Myths of the Norsemen From the Eddas and Sagas
Page: 158But although this offer was received with acclamation by the assembled warriors, Helgé scornfully demanded of Frithiof whether he had spoken with Ingeborg and so defiled the temple of Balder.
A shout of “Say nay, Frithiof! say nay!” broke from the ring of warriors, but he proudly answered: “I would not lie to gain Valhalla. I have spoken to thy sister, Helgé, yet have I not broken Balder’s peace.”
Ingeborg watches her lover depart
By Permission of F. Bruckmann, Munich
A murmur of horror passed through the ranks at this avowal, and when the harsh voice of Helgé was raised in judgment, none was there to gainsay the justice of the sentence.
This apparently was not a harsh one, but Helgé well knew that it meant death, and he so intended it.
Far westward lay the Orkney Islands, ruled by Jarl Angantyr, whose yearly tribute to Belé was withheld now that the old king lay in his cairn. Hard-fisted he was said to be, and heavy of hand, and to Frithiof was given the task of demanding the tribute face to face.
Before he sailed upon the judgment-quest, however, he once more sought Ingeborg, and implored her to elope with him to a home in the sunny South, where her happiness should be his law, and where she should rule over his subjects as his honoured wife. But Ingeborg sorrowfully refused to accompany him, saying that, since her father was no more, she was in duty bound to obey her brothers implicitly, and could not marry without their consent.
The fiery spirit of Frithiof was at first impatient under this disappointment of his hopes, but in the end his noble nature conquered, and after a heartrending parting scene, he embarked upon Ellida, and sorrowfully sailed out of the harbour, while Ingeborg, through a mist of tears, watched the sail as it faded and disappeared in the distance.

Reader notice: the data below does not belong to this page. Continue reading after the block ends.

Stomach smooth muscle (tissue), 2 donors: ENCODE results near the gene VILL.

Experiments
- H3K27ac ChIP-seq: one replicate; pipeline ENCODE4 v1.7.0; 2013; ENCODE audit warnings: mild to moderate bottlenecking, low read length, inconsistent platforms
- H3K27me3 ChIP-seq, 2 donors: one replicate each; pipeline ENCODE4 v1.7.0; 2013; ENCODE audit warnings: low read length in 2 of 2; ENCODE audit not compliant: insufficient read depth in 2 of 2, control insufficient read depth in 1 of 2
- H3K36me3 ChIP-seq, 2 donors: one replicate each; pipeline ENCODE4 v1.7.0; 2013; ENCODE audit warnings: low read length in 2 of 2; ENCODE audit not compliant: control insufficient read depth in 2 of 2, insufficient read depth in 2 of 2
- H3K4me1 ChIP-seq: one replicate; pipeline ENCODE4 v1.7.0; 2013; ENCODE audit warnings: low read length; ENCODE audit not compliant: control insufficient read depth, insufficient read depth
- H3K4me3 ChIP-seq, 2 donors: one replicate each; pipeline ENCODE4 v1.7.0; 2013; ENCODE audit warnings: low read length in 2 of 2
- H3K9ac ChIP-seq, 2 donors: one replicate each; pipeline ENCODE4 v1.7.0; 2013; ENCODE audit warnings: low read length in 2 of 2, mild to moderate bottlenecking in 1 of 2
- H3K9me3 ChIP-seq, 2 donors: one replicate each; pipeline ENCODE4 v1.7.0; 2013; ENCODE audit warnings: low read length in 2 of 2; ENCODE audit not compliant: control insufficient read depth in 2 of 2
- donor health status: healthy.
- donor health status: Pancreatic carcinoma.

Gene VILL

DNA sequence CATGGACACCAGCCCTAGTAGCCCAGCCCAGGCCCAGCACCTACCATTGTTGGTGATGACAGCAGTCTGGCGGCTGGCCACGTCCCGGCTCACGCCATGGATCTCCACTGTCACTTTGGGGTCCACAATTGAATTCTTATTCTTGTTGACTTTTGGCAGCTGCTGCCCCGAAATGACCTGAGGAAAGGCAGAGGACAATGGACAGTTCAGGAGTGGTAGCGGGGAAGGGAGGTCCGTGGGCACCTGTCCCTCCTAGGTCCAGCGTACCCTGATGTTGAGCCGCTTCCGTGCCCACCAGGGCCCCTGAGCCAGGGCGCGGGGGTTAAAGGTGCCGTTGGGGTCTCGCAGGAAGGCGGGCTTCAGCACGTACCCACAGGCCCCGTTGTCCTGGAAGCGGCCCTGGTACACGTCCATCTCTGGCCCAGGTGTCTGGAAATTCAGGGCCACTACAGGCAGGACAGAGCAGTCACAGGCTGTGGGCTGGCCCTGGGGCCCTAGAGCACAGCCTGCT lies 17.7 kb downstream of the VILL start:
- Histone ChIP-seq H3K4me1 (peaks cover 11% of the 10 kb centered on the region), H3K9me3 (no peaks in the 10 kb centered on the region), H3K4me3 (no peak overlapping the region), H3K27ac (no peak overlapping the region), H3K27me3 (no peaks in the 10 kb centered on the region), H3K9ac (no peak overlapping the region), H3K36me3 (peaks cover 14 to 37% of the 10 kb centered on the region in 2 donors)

The vessel was barely out of sight when Helgé sent for two witches named Heid and Ham, bidding them by incantations to stir up a tempest at sea in which it would be impossible for even the god-given vessel Ellida to live, that so all on board should perish. The witches immediately complied; and with Helgé’s aid they soon stirred up a storm the fury of which is unparalleled in history.
“Helgé on the strand
Chants his wizard-spell,
Potent to command
Fiends of earth or hell.
Gathering darkness shrouds the sky;
Hark, the thunder’s distant roll!
Lurid lightnings, as they fly,
Streak with blood the sable pole.
Ocean, boiling to its base,
Scatters wide its wave of foam;
Screaming, as in fleetest chase,
Sea-birds seek their island home.”
Tegnér, Frithiof Saga (Longfellow’s tr.).
“Then the storm unfetter’d wingeth
Wild his course; in Ocean’s foam
Now he dips him, now up-swingeth,
Whirling toward the God’s own home:
Rides each Horror-spirit, warning,
High upon the topmost wave—